As the veggies continue to sauté, I crack eggs – 8-10 of them! – into a bowl, scramble, then pour over the top of the vegetables.  Flipping and mixing, the eggs cook quickly and once cooked, the meal is ready.  Staying true to using only ingredients we have produced, I season with freshly picked herbs but, if I’m feeling lazy I have been known to season with salt and pepper.

Scrambled tomato, zucchini and onion.  The eggs are almost cooked so the meal is almost ready to eat.

Scrambled tomato, zucchini and onion. The eggs are almost cooked so the meal is almost ready to eat.

Baked Custard

What do you do with a surplus of both milk and eggs?  Make custard of course!  We hadn’t been milking long before we found ourselves in that situation and, seeking a way to use the surplus, I looked up recipes for baked custard.  However I didn’t like any of the recipes I found as they used too few eggs.  So, I took a bit of this and a bit of that to create my own version of this wonderful dessert, that HWA has nicknamed “hot ice-cream”.  Here is my recipe for baked custard:

3 cups milk (we use raw milk, either goat or cow)
8 eggs
⅓ cup sugar
1 ½ teaspoons vanilla
¼ teaspoon salt

Break the eggs into the bowl of a food processor, and process for about a minute until they are thoroughly mixed.  Add the remaining ingredients and mix again.  Pour into a glass or ceramic baking dish.

Place the baking dish into another oven-safe container that is somewhat larger.  Pour water into the second container until it comes about halfway up the sides of the custard dish.

Bake for 40 minutes at 350.

That is all.  It doesn’t get any easier!

I tried to get a photo before anyone ate any but you have be faster around here than I am apparently.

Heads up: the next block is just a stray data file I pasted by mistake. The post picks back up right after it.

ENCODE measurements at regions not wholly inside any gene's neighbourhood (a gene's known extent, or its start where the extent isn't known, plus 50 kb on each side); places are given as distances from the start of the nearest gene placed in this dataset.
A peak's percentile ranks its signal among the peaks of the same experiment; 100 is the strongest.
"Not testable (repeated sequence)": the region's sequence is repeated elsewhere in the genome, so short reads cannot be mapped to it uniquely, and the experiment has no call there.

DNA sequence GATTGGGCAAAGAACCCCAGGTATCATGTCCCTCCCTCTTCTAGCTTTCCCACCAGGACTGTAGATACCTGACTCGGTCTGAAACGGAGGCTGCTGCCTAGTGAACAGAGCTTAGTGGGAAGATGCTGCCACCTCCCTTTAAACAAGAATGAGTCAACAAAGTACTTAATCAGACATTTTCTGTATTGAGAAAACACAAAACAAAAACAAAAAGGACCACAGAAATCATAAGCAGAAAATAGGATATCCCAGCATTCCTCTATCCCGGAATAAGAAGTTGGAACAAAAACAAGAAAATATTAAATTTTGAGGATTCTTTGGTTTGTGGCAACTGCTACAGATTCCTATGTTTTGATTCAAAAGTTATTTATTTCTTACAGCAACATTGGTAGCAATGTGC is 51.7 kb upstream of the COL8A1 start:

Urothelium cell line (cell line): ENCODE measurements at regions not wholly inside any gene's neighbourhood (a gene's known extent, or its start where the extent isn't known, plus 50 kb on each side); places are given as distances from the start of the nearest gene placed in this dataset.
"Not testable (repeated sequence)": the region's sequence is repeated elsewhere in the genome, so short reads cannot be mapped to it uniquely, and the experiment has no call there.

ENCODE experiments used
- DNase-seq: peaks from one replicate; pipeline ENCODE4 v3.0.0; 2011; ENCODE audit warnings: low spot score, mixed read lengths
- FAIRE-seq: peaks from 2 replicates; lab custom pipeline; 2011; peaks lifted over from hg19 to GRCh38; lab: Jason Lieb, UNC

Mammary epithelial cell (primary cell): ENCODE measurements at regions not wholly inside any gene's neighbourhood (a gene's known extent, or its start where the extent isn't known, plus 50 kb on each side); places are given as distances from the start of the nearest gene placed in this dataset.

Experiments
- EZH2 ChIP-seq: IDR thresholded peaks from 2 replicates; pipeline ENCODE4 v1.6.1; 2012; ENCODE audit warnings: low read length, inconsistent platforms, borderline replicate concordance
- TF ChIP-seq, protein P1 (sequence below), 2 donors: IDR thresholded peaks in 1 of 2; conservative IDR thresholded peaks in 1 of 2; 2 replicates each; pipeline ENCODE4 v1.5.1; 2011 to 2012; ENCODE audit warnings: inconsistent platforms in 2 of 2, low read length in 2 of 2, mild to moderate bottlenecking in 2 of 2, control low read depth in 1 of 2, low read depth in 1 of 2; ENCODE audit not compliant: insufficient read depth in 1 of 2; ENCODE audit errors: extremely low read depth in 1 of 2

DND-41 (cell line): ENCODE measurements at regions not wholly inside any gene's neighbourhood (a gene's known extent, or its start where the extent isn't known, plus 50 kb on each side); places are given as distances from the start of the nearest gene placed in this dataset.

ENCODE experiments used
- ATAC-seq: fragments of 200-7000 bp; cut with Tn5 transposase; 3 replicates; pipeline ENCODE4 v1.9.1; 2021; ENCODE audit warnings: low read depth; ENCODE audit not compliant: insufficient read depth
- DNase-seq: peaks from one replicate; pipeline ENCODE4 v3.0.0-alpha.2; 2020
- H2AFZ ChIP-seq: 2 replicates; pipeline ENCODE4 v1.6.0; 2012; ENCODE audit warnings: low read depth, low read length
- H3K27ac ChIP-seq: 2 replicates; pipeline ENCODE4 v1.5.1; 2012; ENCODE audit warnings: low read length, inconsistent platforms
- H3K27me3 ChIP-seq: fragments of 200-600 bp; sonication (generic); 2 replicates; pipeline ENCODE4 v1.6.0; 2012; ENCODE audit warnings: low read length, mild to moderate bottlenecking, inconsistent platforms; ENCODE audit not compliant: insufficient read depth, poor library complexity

I tried to get a photo before anyone ate any but you have be faster around here than I am apparently.

Liver and Onions

I mentioned here that I would provide the recipe I use to cook liver and it really couldn’t be simpler.

First I dice up an onion or two and sauté in a little of the fat I save from every bird I process.  While it is sautéing, I cut the liver into bite-size pieces and dredge thoroughly in flour that has a little salt and pepper added to it.

Once the onions are golden brown, I remove them from the pan, add a little more fat if needed and wait for it to heat, then add the liver.  It only needs to cook for a few minutes on each side until the flour is browned and crisp.  Then I add the onions back in to mix and reheat and a minute or two later it is ready to eat.

I am no nutritionist so I won’t try to provide the specific benefits to eating liver except to say that it is high in many valuable nutrients.  It is an acquired taste – I can’t say I loved it from the first bite, though I grew to like it quickly – and after eating it, I feel good; energetic and like I can take on the world.

Modern society shuns organ meats but in my book they are definitely worth revisiting.

Home-Made “Canned” Pumpkin

Where I grew up we ate pumpkin as the “other” orange vegetable.  Roasted, boiled, mashed, steamed or sautéed, it was served with our main meal alongside potatoes, beans, peas and corn.  But then I moved to the US and found that pumpkin here is eaten only as a dessert.  Pumpkin pie, pumpkin cake, pumpkin pancakes, even pumpkin ice-cream – always with “pumpkin pie spice” and sugar added.  I missed being able to buy pumpkin in the produce department of the grocery store; instead it is found only in cans in the baking aisle.

So when I visited a Farmer’s Market recently and found a vendor selling pumpkins, I grew unaccountably excited.  I selected a beautiful pumpkin – the vendor called it a “Cheese Wheel Squash” – and brought it home to cook.  This beauty was $5.


First we cut it in half.  This is the most difficult part of working with pumpkins because they are large, heavy and tough.  HWA started to cut with the largest knife we had available, but added a small hammer to help knock the blade through the pumpkin.  In no time it was in half.  Scooping the seeds out was easy.  I saved them and plan to try to grow my own next year.  What we don’t use will be fed to the poultry.  Pumpkin seeds are (I’m told) a natural dewormer for birds, but are also a welcome treat for them.